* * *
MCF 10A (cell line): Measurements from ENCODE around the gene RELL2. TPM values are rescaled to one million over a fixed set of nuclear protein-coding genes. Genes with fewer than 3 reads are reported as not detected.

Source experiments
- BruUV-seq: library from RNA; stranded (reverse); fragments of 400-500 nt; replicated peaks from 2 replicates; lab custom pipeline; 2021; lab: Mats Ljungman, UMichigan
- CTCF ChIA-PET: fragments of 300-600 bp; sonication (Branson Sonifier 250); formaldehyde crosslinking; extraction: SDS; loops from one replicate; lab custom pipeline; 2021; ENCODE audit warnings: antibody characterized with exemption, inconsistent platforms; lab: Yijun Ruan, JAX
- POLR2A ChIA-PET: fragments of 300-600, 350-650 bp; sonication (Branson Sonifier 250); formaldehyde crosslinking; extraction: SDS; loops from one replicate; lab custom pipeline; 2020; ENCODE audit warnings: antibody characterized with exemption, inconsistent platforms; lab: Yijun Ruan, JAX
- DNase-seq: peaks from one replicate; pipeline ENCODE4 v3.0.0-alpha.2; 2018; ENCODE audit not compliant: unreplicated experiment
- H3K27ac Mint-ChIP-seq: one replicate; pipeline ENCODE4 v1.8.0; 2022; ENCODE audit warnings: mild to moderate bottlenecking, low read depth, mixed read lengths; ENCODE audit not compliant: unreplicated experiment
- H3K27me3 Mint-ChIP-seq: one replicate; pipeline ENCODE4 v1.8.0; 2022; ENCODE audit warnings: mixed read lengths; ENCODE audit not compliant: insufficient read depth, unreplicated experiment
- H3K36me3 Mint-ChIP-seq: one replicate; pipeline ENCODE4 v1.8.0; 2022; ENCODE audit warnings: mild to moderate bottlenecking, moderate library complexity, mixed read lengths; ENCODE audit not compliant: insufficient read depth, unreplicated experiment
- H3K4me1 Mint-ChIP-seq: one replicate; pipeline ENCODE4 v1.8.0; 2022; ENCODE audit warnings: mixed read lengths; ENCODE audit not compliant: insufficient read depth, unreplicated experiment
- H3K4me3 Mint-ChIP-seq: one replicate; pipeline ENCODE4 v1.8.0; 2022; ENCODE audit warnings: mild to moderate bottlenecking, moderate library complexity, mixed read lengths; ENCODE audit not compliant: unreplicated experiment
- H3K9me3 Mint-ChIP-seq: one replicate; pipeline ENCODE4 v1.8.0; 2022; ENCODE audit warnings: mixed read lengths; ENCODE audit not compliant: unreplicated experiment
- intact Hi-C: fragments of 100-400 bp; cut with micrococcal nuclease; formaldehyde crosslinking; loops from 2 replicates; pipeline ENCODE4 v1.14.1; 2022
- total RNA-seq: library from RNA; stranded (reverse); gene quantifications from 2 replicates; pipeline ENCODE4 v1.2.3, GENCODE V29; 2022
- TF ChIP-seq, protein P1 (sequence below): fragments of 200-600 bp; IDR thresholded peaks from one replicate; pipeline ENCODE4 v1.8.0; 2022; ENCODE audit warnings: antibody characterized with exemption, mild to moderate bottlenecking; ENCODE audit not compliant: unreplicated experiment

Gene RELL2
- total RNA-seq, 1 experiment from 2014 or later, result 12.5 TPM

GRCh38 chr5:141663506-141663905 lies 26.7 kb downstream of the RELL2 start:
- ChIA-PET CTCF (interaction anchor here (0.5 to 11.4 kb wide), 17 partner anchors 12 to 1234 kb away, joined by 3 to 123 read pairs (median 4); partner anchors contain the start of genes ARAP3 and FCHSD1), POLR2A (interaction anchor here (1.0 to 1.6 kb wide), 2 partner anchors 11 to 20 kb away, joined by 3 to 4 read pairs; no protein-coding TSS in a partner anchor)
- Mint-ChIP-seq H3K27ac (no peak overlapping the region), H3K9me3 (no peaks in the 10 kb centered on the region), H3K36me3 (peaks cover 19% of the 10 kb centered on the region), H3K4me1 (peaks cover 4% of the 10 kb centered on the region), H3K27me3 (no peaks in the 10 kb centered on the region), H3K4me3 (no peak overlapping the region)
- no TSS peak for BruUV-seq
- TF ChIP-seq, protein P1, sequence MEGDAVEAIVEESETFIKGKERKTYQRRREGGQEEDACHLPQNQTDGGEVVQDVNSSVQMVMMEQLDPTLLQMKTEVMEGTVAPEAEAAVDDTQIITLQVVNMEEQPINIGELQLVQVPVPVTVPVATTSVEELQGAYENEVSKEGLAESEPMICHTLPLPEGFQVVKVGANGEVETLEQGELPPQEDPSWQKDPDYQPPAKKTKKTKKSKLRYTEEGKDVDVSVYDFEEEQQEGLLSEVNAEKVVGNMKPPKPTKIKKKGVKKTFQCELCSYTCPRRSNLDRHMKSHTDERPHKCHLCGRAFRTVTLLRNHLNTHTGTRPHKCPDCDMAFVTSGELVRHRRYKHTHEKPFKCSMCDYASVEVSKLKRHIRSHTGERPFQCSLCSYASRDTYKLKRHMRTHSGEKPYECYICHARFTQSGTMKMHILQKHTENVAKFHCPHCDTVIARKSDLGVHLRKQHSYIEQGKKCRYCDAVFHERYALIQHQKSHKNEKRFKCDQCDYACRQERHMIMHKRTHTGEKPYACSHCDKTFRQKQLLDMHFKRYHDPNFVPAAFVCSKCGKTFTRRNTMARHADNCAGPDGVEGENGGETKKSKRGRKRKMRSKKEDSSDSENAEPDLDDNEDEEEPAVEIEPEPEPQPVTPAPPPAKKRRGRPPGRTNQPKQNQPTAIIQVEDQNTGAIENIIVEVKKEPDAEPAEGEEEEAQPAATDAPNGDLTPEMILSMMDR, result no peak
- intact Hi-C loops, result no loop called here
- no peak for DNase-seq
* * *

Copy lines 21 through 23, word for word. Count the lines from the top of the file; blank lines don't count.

- no TSS peak for BruUV-seq
- TF ChIP-seq, protein P1, sequence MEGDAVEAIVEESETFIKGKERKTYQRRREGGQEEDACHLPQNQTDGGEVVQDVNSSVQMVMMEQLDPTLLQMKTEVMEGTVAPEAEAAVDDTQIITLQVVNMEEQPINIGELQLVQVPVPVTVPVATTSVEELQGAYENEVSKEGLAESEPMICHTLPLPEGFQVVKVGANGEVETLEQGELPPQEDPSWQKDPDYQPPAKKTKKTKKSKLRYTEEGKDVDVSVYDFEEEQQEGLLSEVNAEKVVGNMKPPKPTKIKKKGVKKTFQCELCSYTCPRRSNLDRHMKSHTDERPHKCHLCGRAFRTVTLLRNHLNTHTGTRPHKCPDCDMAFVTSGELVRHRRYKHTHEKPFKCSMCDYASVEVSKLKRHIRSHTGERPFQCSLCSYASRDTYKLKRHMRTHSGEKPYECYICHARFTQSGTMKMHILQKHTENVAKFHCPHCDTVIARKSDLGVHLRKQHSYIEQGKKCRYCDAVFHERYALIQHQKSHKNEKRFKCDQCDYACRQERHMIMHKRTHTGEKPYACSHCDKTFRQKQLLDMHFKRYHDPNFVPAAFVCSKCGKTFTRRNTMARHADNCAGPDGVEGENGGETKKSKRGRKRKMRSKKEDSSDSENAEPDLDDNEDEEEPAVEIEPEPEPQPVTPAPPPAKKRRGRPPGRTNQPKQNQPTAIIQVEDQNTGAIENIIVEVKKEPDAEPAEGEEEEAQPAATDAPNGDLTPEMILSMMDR, result no peak
- intact Hi-C loops, result no loop called here